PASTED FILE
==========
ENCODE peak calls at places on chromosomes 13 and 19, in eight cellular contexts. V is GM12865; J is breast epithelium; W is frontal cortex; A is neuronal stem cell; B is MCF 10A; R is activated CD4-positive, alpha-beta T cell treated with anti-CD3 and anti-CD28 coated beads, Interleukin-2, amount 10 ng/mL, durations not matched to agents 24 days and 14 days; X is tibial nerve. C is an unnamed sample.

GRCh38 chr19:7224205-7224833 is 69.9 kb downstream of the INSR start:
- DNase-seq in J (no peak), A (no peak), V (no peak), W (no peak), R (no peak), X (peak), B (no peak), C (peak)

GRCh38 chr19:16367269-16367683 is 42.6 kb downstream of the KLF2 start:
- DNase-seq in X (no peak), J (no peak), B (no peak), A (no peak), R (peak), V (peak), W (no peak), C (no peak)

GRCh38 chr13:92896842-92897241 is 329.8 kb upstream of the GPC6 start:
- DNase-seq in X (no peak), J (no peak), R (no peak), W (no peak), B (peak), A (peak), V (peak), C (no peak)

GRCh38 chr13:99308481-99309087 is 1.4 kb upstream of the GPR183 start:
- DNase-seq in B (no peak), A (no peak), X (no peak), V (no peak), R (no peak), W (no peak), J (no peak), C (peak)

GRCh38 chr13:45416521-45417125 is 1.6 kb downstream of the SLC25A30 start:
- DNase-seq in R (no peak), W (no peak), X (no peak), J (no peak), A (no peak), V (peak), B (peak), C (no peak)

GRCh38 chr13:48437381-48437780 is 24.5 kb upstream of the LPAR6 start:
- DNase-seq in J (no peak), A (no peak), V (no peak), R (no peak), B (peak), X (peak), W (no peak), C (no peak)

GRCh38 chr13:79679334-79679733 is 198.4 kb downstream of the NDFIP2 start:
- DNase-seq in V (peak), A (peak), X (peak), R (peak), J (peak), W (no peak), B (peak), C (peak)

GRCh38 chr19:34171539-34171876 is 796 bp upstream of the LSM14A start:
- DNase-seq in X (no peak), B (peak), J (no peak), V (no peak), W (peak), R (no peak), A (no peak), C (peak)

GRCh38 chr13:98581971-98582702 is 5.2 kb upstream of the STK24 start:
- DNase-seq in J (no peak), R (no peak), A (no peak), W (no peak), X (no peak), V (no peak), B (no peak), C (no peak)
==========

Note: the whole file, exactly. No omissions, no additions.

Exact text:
ENCODE peak calls at places on chromosomes 13 and 19, in eight cellular contexts. V is GM12865; J is breast epithelium; W is frontal cortex; A is neuronal stem cell; B is MCF 10A; R is activated CD4-positive, alpha-beta T cell treated with anti-CD3 and anti-CD28 coated beads, Interleukin-2, amount 10 ng/mL, durations not matched to agents 24 days and 14 days; X is tibial nerve. C is an unnamed sample.

GRCh38 chr19:7224205-7224833 is 69.9 kb downstream of the INSR start:
- DNase-seq in J (no peak), A (no peak), V (no peak), W (no peak), R (no peak), X (peak), B (no peak), C (peak)

GRCh38 chr19:16367269-16367683 is 42.6 kb downstream of the KLF2 start:
- DNase-seq in X (no peak), J (no peak), B (no peak), A (no peak), R (peak), V (peak), W (no peak), C (no peak)

GRCh38 chr13:92896842-92897241 is 329.8 kb upstream of the GPC6 start:
- DNase-seq in X (no peak), J (no peak), R (no peak), W (no peak), B (peak), A (peak), V (peak), C (no peak)

GRCh38 chr13:99308481-99309087 is 1.4 kb upstream of the GPR183 start:
- DNase-seq in B (no peak), A (no peak), X (no peak), V (no peak), R (no peak), W (no peak), J (no peak), C (peak)

GRCh38 chr13:45416521-45417125 is 1.6 kb downstream of the SLC25A30 start:
- DNase-seq in R (no peak), W (no peak), X (no peak), J (no peak), A (no peak), V (peak), B (peak), C (no peak)

GRCh38 chr13:48437381-48437780 is 24.5 kb upstream of the LPAR6 start:
- DNase-seq in J (no peak), A (no peak), V (no peak), R (no peak), B (peak), X (peak), W (no peak), C (no peak)

GRCh38 chr13:79679334-79679733 is 198.4 kb downstream of the NDFIP2 start:
- DNase-seq in V (peak), A (peak), X (peak), R (peak), J (peak), W (no peak), B (peak), C (peak)

GRCh38 chr19:34171539-34171876 is 796 bp upstream of the LSM14A start:
- DNase-seq in X (no peak), B (peak), J (no peak), V (no peak), W (peak), R (no peak), A (no peak), C (peak)

GRCh38 chr13:98581971-98582702 is 5.2 kb upstream of the STK24 start:
- DNase-seq in J (no peak), R (no peak), A (no peak), W (no peak), X (no peak), V (no peak), B (no peak), C (no peak)